We can easily see that limits commute with each other, as do colimits. If we have a functor , then we can take the limit either all at once, or one variable at a time: . That is, if the category has -limits, then the functor preserves all other limits.
But now we know that limit functors are right adjoints. And it turns out that any functor which has a left adjoint (and thus is a right adjoint) preserves all limits. Dually, any functor which has a right adjoint (and thus is a left adjoint) preserves all colimits.
First we need to note that we can compose adjunctions. That is, if we have adjunctions and then we can put them together to get an adjunction . Indeed, we have
We also need to note that adjoints are unique up to natural isomorphism. That is, if and then there is a natural isomorphism . This is essentially because adjunctions are determined by universal arrows, and universal arrows are unique up to isomorphism.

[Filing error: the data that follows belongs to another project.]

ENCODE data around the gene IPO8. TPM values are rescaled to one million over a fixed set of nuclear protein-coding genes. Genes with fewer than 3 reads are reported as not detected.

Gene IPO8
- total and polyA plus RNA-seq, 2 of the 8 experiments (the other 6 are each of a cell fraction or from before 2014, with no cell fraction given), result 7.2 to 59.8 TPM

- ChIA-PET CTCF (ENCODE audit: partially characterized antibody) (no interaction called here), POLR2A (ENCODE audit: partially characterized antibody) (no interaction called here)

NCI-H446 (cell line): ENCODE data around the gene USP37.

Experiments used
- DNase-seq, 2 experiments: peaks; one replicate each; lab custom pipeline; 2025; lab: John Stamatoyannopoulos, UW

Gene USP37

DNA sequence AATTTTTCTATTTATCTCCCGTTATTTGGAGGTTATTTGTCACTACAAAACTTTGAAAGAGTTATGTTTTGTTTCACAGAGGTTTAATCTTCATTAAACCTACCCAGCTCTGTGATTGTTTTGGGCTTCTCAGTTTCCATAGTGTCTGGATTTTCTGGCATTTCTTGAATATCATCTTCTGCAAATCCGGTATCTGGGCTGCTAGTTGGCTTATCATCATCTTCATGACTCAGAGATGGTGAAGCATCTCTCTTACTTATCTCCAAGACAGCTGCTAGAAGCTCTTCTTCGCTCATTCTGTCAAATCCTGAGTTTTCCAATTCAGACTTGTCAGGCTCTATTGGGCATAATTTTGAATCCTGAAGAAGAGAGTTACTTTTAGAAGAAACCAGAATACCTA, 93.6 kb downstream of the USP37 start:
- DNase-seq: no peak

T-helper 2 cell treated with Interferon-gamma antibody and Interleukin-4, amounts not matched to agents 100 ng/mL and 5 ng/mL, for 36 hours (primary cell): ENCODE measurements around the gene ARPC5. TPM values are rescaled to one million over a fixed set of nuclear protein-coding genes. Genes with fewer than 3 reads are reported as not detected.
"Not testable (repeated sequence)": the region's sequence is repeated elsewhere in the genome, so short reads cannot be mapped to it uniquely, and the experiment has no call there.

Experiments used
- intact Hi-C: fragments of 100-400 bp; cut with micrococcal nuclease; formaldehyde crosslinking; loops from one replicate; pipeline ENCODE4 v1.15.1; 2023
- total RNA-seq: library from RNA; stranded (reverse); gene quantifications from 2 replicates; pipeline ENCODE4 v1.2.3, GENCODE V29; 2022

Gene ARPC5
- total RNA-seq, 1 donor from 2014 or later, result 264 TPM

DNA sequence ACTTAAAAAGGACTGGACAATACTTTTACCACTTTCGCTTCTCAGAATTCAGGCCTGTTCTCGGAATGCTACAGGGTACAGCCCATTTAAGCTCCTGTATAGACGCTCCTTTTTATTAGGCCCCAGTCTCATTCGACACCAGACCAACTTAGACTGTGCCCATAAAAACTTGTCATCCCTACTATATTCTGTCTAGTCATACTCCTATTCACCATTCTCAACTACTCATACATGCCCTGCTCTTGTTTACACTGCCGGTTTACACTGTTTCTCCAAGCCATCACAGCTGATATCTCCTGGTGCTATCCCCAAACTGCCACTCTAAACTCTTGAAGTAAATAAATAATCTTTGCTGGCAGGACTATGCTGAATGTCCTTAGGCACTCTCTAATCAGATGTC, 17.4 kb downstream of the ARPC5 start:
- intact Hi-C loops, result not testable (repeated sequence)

Okay, now we can get to work. We start with an adjunction . Given another (small) category we can build the functor categories and . It turns out we get an adjunction here too. Define for each functor . The unit induces a unit . We can similarly define and , and show that they determine an adjunction
Now let’s say that and both have -limits. Then we have an adjunction and a similar one for . We can thus form the composite adjunctions
So what is ? Well, is the functor that sends every object of to and every morphism to . Then composing this with gives the functor that sends every object of to and every morphism to . That is, we get . So . But these are the two left adjoints listed above. Thus the two right adjoints listed above are both right adjoint to the same functor, and therefore must be naturally isomorphic! We have for every functor . And thus preserves -limits.